Creating Web Documents

Get in Style


Style sheets help people who write HTML separate the content of their Web pages from a specification of how those Web pages should look.

First introduced in the HTML 4 specification, Cascading Style Sheets (CSS) allow you to specify the appearance of elements in HTML pages. Using style sheets to define appearance is far more efficient than element-by-element techniques.

How Style Sheets Work

A Web browser merges the contents of your Web documents (in an HTML file) with the specification (in a CSS file) of how the HTML elements should look. The result in the browser window is your content, but altered in appearance by the style sheet.

You write style sheets using a command syntax that describes how HTML elements should be rendered in a Web browser.

Here is an example:

A CSS file "mystyle.css" contains this An HTML file "hellostyle.html" contains this Displayed in a Web browser, hellostyle.html looks something like this:
H1 {
font-family: rockwell, serif;
color: green; }

P.danger {
color: red;
font-weight: bold;
text-decoration: underline; }

P.warning { color: purple; font-weight: bold; }
<!DOCTYPE html PUBLIC "-//W3C//DTD HTML 4.01//EN">
<TITLE> Style Sheet Demonstration </TITLE>
<LINK rel="stylesheet" href="mystyle.css" type="text/css">
<H1> Our Exciting Story </H1>
<P> We started to dock at the station before we realized what was happening. </P>
<P class="warning"> Alien approaching! </P>
<P> The capsule on the weird craft started emitting a beam of some sort. </P>
<P class="danger"> Destruction imminent! </P>

Our Exciting Story

We started to dock at the station before we realized what was happening.

Alien approaching!

The capsule on the weird craft started emitting a beam of some sort.

Destruction imminent!

We see in this example the key to linking an HTML file to a style sheet. It is a LINK element in the head of the document like this:

<LINK rel="stylesheet" href="mystyle.css" type="text/css">

The CSS file in this example alters the appearance of every H1 element in HTML files that reference it. The H1 elements appear in green. The font is changed to "rockwell," but if that is not available on the user's browser software, some other font of the "serif" family will be used.

The CSS file in this example creates two classes of the P element: the warning class and the danger class. Note that the actual class name is "warning," not "P.warning." The "P.warning" syntax is used in the CSS file to identify the element (P) and the class (warning). In your HTML document, all you need to do is use a P element with the class attribute set to "warning," like this:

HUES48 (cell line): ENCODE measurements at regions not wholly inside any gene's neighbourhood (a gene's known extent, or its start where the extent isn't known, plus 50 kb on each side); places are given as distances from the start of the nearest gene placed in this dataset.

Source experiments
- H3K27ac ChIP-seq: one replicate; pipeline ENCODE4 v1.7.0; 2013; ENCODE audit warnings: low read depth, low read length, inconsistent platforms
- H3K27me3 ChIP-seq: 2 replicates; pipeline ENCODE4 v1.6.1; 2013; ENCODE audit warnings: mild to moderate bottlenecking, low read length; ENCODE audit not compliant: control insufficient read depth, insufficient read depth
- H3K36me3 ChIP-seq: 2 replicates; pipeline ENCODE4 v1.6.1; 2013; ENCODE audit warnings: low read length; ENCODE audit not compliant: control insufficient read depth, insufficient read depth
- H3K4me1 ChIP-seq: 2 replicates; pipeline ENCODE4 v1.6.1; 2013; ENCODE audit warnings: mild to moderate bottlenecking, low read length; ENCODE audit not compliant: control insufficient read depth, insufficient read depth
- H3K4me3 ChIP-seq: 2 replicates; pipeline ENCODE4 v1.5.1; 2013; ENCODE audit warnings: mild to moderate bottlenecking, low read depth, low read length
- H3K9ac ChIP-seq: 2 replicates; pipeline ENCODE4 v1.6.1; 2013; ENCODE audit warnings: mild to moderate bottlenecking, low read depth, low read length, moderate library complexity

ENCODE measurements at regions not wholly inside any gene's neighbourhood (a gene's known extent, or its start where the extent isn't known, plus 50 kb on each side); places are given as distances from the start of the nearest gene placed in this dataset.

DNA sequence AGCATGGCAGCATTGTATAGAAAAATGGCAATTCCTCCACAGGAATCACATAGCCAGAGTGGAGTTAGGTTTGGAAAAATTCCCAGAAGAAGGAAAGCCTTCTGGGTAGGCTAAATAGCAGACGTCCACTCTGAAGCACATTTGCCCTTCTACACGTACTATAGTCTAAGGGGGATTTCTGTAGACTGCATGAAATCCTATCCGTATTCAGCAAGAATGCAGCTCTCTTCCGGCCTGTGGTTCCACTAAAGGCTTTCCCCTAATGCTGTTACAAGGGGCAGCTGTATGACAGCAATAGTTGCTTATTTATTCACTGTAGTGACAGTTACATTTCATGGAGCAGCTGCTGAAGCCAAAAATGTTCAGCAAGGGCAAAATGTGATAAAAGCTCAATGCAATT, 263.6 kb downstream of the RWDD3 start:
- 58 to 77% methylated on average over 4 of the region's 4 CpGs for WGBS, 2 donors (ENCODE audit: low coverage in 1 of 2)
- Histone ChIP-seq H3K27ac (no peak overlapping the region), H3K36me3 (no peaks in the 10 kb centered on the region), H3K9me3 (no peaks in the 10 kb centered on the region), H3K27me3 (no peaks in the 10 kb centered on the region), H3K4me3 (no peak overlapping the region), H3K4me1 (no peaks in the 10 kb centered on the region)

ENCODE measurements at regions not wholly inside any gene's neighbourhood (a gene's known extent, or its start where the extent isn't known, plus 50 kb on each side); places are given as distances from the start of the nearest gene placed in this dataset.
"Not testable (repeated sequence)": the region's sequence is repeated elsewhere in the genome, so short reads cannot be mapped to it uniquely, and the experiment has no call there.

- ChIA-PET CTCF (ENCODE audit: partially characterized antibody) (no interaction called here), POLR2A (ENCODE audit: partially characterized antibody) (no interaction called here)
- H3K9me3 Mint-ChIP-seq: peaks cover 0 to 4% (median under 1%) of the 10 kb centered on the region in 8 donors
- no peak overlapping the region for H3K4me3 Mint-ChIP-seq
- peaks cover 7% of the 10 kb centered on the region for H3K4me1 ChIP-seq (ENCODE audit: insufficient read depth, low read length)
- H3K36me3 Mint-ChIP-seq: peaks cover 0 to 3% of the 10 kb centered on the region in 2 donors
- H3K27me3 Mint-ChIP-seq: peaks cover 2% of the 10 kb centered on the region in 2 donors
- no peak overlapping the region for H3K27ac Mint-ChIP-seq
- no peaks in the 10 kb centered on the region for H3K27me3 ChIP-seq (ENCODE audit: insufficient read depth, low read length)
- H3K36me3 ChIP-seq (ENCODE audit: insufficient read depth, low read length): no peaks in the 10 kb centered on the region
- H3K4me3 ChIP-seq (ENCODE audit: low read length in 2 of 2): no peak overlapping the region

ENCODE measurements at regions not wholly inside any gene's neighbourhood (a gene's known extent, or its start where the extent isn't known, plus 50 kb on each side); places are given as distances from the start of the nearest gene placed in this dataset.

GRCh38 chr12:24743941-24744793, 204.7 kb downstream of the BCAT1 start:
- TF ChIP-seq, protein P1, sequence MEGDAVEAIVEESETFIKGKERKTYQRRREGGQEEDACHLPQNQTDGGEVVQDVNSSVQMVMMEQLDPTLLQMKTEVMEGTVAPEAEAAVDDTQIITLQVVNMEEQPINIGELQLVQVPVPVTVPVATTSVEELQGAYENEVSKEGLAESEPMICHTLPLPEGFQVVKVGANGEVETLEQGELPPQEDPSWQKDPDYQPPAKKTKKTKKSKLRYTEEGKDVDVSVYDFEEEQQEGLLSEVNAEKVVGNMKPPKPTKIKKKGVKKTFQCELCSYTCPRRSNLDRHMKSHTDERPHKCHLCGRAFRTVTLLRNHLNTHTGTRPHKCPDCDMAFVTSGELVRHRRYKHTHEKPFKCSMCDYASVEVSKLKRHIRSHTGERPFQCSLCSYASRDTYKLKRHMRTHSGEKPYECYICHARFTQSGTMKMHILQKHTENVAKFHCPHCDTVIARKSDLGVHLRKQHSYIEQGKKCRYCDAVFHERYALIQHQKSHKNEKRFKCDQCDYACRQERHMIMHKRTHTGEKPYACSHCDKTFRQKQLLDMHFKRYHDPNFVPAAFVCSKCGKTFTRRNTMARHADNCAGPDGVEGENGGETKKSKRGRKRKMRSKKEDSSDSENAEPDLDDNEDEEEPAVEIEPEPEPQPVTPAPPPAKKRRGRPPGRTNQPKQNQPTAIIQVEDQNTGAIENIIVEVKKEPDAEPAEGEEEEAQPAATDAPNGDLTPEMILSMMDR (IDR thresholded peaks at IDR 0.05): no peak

<P class="warning">This is a warning</P>

Style Sheet Use for Information Producers

Because any HTML document can link to a style sheet, a style sheet gives you a single place to specify the appearance of an entire set of Web pages. Thus, you can use style sheets to efficiently create a consistent look and feel for your Web pages and change this look and feel quickly and easily.

For example, many HTML writers like to indent the first line of each paragraph by five spaces. To do this, they would place the &nbsp; entity five times at the start of each paragraph. This worked fine for pages generated by HTML editors, or even on a small scale for hand-prepared HTML pages. But what if the web designer decided that the paragraphs should not have the first line of each paragraph indented? It would be a laborious process to have to go through all the pages of the web to remove the &nbsp; entities. Instead, you could put this line in your style sheet to ident every paragraph in your document by 10 pixels:

P {text-indent: 10px;}

Style Sheet Use for Consumers

The people who use your Web pages will need to have the latest versions of the popular Internet Explorer (3.0 or above) or Netscape Navigator (4.0 or above) in order to see the style effects. If your users don't have these style-enabled browsers, they won't see all the effects you create.

Therefore, in using style sheets, like many other kinds of new HTML elements that have come before, you will need to be sensitive to users who do not have the most current Web browser software. With a little common sense and creativity, however, you'll find that you can still meet the needs of users who cannot use the style sheets.

In fact, by using style sheets, you can avoid much of the kind of syntax gymnastics that HTML writers have had to put into their pages to make things "look right." The result is that your HTML pages can be leaner and cleaner. You can separate style from substance. Instead of diddling with your Web pages to make them look a certain way, you can focus more on what your Web pages mean.

Things to keep in mind

Exercise: Create Your Own Style

Download the mystyle.html and mystyle.css files and modify them to your own taste. (I copied the contents of mystyle.css into a file mystyle.css.txt so that your browser can read it, as some browsers have trouble displaying a css file directly.) You can discover more ways to affect text appearance at the CSS2 reference.

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2022-02-10 · · Terms © December Communications, Inc.